Today we will talk about a possible vaccine to treat melanoma. How has it developed? What is it based on?
And before I tell you how and why, I want you to understand what melanoma is. Melanoma is a type of cancer that originates in melanocytes, hence its name. But what are melanocytes? They are cells that are in the epidermis (a part of the skin), and that are responsible for producing melanin. Melanin may sound more to you, since it is the pigment that gives color to our skin and protects us from the sun’s rays (more melanin, darker our skin, less we burn).
Ok, and now yes, melanoma develops from one of these cells, which begins to multiply uncontrollably and turns into a tumor that will (normally) have a mole shape on our skin. What is the biggest problem with this type of cancer? It easily metastasizes, that is, cancer cells pass into the bloodstream, distributing themselves to other organs of the body and generating other much more lethal tumors.
And now let’s get to the point, two teams of researchers: one formed by the Dana Farber Cancer Hospital in Boston and the Harvard Medical School (USA), and the other by the Johannes Gutenberg University in Mainz (Germany) have arrived to develop similar vaccines to treat this type of cancer.
And what does this vaccine consist of?
This vaccine is formulated based on neoantigens from the specific tumor of each patient. Here I have to make another parenthesis, yes, sorry. Cancer or tumor cells, as you already know, have undergone mutations in their genes that cause them to multiply “like crazy”. Well, these mutations cause proteins to be produced that are not manufactured by normal cell types. These proteins, exclusive to each cancer, to each patient, are called neoantigens. These neoantigens are attacked by the immune system of the patients, since they are recognized as something strange.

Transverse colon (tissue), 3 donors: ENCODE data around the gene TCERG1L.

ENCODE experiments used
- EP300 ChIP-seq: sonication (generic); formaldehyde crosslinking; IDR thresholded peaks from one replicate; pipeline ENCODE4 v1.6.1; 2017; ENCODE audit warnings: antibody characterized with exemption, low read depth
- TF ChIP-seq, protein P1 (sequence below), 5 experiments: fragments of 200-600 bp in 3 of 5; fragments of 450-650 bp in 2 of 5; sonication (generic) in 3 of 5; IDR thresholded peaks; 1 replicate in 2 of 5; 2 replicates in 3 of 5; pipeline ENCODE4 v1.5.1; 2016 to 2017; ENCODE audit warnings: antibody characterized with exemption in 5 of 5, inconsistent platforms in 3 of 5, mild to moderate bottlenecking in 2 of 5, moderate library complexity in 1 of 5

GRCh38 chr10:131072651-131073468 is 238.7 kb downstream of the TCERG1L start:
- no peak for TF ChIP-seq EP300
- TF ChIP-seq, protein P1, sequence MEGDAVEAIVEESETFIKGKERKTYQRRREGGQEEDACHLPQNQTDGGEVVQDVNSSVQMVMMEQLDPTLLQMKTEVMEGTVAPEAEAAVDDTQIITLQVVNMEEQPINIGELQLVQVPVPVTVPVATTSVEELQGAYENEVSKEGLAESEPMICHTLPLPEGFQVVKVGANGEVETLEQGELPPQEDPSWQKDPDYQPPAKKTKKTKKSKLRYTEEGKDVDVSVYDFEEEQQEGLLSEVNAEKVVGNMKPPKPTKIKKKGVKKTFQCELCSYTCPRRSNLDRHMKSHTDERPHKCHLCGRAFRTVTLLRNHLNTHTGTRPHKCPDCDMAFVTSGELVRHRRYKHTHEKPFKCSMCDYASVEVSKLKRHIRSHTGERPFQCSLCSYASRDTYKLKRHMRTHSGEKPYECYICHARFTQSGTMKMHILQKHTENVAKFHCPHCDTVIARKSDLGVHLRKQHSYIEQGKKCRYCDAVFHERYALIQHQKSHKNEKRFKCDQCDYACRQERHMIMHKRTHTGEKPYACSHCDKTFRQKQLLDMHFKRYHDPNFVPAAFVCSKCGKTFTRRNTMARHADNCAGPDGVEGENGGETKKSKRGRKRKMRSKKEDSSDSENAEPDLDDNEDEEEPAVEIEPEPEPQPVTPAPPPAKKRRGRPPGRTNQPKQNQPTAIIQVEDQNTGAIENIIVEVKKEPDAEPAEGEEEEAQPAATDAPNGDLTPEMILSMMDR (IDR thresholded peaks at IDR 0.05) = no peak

What if you could help the immune system recognize these neoantigens from the tumor and therefore destroy it?
Well, this is exactly what the two research groups thought, which determined which neoantigens 19 patients with melanoma had, developing a specific vaccine for each of them. The results were that in 15 of the 19 patients the cancer disappeared completely.
A summary, to see if it has become clear to us: Analyzing what the neoantigens of each tumor were, a personalized vaccine was developed with them that aroused the immune system, which would not only attack the vaccine’s neoantigens but also those of the tumor and cancer cells killing cancer.
Despite the great success of this project, all the patients who participated had previously undergone surgery in order to remove the tumor. For this reason it is not yet clear which of these patients healed due to the vaccine and which to the operation. It remains only to wait for larger-scale trials to conclude whether the vaccine is an option, and to pray that the cost of developing a personalized vaccine does not prevent many from taking advantage of the treatment, if it turns out to be effective.
And I invite you to visit my section on cancer and even some related entry if you have not finished clarifying any concept. Also, you can always write to me and comment on your opinion. THANK YOU!